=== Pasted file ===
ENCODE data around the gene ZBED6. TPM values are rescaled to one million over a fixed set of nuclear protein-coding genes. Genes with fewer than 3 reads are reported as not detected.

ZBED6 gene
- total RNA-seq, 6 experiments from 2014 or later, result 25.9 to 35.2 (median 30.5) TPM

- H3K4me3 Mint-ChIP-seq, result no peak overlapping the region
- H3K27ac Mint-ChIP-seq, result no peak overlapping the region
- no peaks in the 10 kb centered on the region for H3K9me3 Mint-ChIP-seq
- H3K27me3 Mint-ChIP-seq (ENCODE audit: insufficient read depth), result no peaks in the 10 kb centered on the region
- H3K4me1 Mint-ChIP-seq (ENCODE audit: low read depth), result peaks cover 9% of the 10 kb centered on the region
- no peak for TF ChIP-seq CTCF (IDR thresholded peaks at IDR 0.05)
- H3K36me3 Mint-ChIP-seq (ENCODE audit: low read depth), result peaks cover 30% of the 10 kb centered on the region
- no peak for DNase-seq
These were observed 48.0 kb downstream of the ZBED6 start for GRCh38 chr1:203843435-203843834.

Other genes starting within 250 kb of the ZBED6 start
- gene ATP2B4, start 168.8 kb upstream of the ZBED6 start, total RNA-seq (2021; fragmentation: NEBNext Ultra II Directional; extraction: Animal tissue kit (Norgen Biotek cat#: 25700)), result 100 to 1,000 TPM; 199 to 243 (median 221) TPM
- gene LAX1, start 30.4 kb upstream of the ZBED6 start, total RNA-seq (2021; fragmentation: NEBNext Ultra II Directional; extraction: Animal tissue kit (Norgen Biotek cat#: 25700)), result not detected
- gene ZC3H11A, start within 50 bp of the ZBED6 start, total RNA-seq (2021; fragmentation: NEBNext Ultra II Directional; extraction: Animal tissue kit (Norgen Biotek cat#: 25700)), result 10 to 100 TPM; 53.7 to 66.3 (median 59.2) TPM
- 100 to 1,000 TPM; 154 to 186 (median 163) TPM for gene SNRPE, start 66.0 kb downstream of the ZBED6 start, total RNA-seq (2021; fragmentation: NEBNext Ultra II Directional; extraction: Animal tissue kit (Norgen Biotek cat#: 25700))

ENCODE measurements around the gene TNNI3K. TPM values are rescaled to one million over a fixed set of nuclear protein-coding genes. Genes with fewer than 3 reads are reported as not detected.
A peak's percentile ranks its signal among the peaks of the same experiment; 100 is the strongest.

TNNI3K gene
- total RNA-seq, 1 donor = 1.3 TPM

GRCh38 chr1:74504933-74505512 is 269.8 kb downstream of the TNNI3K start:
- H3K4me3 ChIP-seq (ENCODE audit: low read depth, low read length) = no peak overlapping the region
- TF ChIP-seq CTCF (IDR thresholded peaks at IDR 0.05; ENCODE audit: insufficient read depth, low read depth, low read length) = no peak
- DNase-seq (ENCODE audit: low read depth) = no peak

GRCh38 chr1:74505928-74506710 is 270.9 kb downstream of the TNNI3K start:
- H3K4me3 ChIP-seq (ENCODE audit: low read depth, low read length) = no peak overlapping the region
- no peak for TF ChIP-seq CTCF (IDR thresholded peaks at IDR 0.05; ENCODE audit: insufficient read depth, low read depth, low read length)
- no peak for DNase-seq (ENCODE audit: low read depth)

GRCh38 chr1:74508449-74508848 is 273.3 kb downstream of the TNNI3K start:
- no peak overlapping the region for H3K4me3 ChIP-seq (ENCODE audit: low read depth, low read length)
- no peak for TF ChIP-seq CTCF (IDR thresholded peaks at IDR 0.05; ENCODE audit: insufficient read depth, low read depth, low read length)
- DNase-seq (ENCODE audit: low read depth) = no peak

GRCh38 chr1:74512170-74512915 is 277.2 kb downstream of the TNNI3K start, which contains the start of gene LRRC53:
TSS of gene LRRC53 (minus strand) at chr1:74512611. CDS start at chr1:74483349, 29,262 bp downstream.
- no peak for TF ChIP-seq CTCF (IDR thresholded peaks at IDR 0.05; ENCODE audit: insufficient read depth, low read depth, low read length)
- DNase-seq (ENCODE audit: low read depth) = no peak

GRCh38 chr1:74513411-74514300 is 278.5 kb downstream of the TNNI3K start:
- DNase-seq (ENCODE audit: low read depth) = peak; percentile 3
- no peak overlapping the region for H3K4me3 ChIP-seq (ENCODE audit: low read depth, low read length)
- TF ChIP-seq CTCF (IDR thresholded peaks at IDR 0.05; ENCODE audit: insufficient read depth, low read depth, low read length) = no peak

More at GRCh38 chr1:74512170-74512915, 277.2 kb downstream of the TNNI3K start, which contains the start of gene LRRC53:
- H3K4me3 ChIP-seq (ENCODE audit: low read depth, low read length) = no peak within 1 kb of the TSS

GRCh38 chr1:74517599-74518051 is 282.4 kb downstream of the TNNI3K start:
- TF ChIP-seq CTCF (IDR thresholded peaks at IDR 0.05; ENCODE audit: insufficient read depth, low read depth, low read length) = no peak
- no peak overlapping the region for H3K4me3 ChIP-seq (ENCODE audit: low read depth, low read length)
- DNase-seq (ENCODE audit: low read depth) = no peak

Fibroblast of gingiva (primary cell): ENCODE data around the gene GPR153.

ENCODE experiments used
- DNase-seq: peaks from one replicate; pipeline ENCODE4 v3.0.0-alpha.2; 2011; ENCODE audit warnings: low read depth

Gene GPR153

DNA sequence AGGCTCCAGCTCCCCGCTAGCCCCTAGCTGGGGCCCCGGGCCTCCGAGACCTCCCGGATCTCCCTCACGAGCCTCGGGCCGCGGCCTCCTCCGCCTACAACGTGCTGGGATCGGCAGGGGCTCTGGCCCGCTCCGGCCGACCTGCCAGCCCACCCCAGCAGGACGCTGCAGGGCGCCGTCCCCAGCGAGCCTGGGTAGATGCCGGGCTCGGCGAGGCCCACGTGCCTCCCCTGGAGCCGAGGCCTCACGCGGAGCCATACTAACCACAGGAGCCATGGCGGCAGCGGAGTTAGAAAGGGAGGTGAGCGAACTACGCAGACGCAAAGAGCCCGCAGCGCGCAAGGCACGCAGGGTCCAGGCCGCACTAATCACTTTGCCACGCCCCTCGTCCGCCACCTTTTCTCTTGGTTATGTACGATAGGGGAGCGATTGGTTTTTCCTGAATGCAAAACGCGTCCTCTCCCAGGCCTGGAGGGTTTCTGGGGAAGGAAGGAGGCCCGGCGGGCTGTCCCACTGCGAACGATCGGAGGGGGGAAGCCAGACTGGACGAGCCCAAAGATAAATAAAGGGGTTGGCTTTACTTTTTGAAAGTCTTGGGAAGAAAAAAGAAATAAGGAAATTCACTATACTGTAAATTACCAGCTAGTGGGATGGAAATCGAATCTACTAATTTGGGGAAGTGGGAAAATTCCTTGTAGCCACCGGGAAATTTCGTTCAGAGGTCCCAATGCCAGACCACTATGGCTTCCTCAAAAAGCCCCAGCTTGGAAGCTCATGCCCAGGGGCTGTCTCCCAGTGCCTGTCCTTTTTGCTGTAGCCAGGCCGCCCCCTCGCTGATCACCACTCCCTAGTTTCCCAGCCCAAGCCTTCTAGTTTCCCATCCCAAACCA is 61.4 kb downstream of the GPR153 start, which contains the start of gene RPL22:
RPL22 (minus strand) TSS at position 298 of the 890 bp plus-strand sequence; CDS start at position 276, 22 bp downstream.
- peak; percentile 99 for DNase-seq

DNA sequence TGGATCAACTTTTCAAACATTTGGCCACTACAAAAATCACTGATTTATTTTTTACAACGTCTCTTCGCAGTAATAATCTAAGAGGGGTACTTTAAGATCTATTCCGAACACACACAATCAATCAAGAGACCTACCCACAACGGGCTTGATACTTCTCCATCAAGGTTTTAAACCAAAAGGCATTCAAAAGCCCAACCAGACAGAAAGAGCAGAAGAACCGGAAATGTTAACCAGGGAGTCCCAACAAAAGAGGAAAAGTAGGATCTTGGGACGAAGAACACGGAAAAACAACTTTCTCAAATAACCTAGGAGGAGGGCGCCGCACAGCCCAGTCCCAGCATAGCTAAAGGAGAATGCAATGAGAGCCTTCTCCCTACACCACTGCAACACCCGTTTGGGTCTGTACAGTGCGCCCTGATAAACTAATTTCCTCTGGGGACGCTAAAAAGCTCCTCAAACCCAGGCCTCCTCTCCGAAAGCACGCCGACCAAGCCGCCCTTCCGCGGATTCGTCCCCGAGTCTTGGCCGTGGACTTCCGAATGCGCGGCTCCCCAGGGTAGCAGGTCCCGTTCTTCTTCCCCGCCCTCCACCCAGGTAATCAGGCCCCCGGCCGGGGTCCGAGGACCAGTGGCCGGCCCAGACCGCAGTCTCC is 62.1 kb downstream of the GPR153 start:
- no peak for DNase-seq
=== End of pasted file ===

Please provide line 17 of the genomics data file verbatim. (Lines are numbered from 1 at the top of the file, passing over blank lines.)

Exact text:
- 100 to 1,000 TPM; 154 to 186 (median 163) TPM for gene SNRPE, start 66.0 kb downstream of the ZBED6 start, total RNA-seq (2021; fragmentation: NEBNext Ultra II Directional; extraction: Animal tissue kit (Norgen Biotek cat#: 25700))